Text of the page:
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What do some head CT scans and early C-sections have in common?

by Brendon Nafziger , DOTmed News Associate Editor
Quick, what do these have in common: a PET-CT scan to screen for cancer in a healthy adult; a CT scan for a child with a minor head injury but no clinical problems; and a cesarean section on a woman with a normal pregnancy before the 39th week?

They're all potentially unnecessary tests or procedures included on a new round of lists for the Choosing Wisely campaign, which aims to advise doctors and patients about potentially harmful or wasteful medicine. The lists, prepared by 17 leading medical societies, will be announced Thursday at a press conference in Washington, D.C.

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The 90 procedures form the second phase of the campaign, and stack onto the 45 other questionable therapies and exams released when Choosing Wisely kicked off last April.

"We were trying to spark conversations about what care is really needed and we think we've exceeded our goal," Daniel Wolfson, COO of the ABIM Foundation, which started the campaign, told DOTmed News.

Previous estimates have suggested up to one-third of medical care in the United States, or some $200 billion worth, is wasteful or unnecessary, Wolfson said.

The group will also announce Thursday a $2.5 million grant from the Robert Wood Johnson Foundation. Wolfson said they will use the money to fund efforts by regional groups or medical societies to raise awareness about unnecessary care.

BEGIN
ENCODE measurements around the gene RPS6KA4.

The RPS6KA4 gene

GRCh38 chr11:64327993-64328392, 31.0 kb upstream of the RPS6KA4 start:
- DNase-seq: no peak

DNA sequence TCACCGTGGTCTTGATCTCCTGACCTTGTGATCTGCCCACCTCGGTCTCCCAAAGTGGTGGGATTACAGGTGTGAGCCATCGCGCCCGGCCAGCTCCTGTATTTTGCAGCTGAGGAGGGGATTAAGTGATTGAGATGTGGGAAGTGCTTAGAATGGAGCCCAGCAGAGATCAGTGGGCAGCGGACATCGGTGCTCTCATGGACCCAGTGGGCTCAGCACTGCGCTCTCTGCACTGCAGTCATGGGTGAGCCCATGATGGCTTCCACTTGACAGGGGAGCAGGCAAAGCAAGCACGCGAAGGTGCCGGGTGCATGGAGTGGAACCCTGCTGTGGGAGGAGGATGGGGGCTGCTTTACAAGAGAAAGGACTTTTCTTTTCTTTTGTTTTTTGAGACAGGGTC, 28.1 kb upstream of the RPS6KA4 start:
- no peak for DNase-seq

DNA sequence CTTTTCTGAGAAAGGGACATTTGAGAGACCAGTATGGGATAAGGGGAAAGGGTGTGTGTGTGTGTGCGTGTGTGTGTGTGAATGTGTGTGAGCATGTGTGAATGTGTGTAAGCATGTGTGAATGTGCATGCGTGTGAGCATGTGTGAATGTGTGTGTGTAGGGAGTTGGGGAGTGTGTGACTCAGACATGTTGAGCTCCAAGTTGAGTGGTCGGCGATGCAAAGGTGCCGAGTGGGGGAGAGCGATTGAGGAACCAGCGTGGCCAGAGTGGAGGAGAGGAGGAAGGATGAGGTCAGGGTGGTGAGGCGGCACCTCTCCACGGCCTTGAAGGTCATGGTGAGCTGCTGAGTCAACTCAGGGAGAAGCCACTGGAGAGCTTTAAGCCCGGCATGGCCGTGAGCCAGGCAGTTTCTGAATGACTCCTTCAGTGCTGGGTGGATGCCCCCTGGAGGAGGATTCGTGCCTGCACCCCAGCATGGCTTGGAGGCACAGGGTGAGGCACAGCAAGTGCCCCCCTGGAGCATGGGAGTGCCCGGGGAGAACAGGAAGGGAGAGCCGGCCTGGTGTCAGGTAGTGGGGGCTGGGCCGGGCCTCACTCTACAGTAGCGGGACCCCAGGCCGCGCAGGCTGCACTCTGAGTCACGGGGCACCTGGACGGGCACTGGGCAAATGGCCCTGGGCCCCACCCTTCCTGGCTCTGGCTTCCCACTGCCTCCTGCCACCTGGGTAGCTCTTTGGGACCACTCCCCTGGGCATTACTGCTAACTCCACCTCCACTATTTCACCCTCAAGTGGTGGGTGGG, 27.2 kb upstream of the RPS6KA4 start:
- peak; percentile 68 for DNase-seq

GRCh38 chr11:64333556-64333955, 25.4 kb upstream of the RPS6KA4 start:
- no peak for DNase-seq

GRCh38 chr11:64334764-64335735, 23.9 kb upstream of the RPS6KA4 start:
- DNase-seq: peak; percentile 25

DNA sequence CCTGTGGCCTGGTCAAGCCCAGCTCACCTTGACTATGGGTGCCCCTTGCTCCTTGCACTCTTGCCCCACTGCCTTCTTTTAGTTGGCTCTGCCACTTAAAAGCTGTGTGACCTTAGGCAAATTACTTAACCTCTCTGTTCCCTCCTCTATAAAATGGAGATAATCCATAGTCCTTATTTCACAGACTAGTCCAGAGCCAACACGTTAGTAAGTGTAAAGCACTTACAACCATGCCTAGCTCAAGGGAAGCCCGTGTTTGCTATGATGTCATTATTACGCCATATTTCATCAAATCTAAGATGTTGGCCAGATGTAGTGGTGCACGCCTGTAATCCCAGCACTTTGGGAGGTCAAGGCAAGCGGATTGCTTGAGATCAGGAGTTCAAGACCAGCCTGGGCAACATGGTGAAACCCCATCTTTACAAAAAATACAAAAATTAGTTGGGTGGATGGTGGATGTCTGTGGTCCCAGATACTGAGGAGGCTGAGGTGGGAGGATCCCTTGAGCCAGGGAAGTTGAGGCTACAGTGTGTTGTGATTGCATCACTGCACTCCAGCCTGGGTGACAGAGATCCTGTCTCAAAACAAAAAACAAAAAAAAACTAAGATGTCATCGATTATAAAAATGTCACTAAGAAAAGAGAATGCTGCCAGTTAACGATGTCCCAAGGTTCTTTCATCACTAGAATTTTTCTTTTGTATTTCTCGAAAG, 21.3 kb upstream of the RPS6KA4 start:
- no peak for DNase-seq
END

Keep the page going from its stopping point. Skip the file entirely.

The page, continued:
He said they expect to finance 20 projects, possibly including pilot studies on how to use decision support systems, computer programs that use appropriateness criteria to guide doctors when ordering tests or therapies.

Grant recipients will likely be announced in late March or early April, he said.

How the lists are made

The societies participating in the second round, which include the American Academy of Pediatrics, the American Academy of Family Physicians and the Society of Thoracic Surgeons, typically made their lists of about five procedures by consulting their quality and safety committees or board members, Wolfson said.

The Society of Nuclear Medicine and Molecular Imaging said it compiled a list of eight or nine suggestions after meeting with different subcommittees, a list it then whittled down to the final five.

The procedures included on the lists aren't necessarily performed that often. Dr. Gary Dillehay, SNMMI's president-elect and the chair of the groups' Choosing Wisely task force, said the tests they recommended caution about weren't known to be particularly abused or overused. "Times have changed on some of these things, and they (just) don't apply anymore," he told DOTmed News.

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